Cincinnati Students Seeing Well
Terri Gossard, OD
The project’s goal is to increase the number of children ages 5 years and under who have failed a vision screening to receive an eye examination by an eye care provider at the newly created Cincinnati School Based Eye Center at Oyler School (Eye Center at Oyler). The program creates awareness for parents, guardians, community members and Cincinnati Public School staff about the availability of eye and vision health care services for children at the fully-staffed optometry practice at the Eye Center at Oyler. The location is in a low-income, medically underserved area of Cincinnati. Educational materials are distributed and the program is promoted through radio, television and newspaper reports.
Eye Exams in Putnam City Schools
Ruthie Ruan, OD
The overall goal is to reduce visual impairment in children and adolescents. To do so, the project focuses on increasing the public’s understanding of the difference between vision screenings and comprehensive eye exams. It emphasizes the importance of comprehensive eye exams for school-aged children. The limitations of vision screenings provided in most public schools often leave many vision problems undetected. Parents often mistakenly think vision screening is an eye exam, and therefore do not take their children to eye care professionals for a comprehensive exam if they pass the screening. The project partners with the Putnam City Schools to help parents understand the critical difference between vision screenings and eye exams, and the importance of comprehensive eye exams.
Interprofessional Model to Screen and Identify Undiagnosed Children’s Vision Disorders in Community Health Clinics
Len V Hua
The project’s main goal is to develop a sustainable model to increase the number of children between the ages of 3 to 5 years old to have an eye exam with an eye care provider before starting school. The target population is from Washington County. In collaboration with pediatricians and their assistants at Virginia Garcia Health Clinic in Cornelius and Hillsboro, OR, optometric interns, under the supervision of an optometric physician, perform a vision screening during a child’s wellness health exam if they have not had a formal eye exam or have not seen an eye care provider in the preceding 12 months. Parents are informed of the screening results and scheduled for an eye exam with a licensed eye care professional in our eye clinic within a month. Parents also are informed about the importance of UV protection with prescription glasses or sun glasses. If the model is effective and successful, cost analysis will be assessed and a proposal can be made to incorporate the model for continual operation through federal grant application, and VGC and PUCO budgets.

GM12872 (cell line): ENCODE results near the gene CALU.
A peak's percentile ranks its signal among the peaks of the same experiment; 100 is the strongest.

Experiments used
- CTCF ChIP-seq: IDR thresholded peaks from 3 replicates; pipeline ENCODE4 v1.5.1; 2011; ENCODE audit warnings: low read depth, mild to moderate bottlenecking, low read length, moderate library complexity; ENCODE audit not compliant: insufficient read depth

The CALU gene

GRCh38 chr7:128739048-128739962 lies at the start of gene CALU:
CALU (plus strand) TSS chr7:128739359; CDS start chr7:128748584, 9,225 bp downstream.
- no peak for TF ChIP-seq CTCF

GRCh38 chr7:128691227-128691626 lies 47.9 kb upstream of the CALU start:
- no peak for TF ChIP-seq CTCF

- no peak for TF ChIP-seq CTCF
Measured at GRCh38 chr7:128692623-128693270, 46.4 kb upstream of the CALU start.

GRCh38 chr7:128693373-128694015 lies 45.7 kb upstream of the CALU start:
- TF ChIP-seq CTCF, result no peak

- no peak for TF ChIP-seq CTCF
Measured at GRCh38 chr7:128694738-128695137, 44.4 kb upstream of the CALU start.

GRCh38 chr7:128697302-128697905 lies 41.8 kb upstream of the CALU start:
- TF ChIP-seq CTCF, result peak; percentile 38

Eye Spy… A Day at the Zoo Vision Awareness Event
Zakiya Nicks, OD
The vision awareness event is designed to increase the number of comprehensive eye examinations in children and adolescents. It promotes an increased understanding by parents regarding the importance of comprehensive eye examination and early intervention and treatment of eye health and vision problems for children. It also informs parents and children of the importance of UV protection. Parents entering The Memphis Zoo with children can register to participate in the event. Each child receives an Eye Spy passport to encourage participation at each station. Children are given an activity booklet with activity sheets corresponding to each station. The 10 stations focus on specific areas of children’s vision and are strategically positioned throughout the zoo’s exhibits. Parents receive brochures at each station and are encouraged to attend the educational program held twice on the day of the event. At all stations, parents are educated on the importance of comprehensive eye examinations for children. Additionally, parents with children observed to have difficulties with visual tasks at exhibits are counseled and advised to have the child’s eyes examined at their earliest convenience.
Increasing Function and Abilities of Low Vision Children in Utah
Michael Judkins, OD
The Utah Optometric Association, working with the Utah Schools for the Deaf and Blind (USDB), wants to improve the visual skills and function of children with low vision.
The project’s key message educates the public, physicians and parents about the services at USDB for low vision children. This is accomplished through low vision examinations at each school and distribution of literature. Optometrists in clinics located at the USBD schools in Ogden and Salt Lake perform low vision exams, and services are provided as needed in rural areas through a mobile clinic. Staff at the USDB are trained to work with this low vision population. Follow-up examinations are determined by the examining doctor. With children identified with low vision problems, the benefit is an individual assessment and plan to increase their visual function in school and society. Additionally, USDB distributes materials at health fairs, schools and other functions they regularly attend and participate in during the year.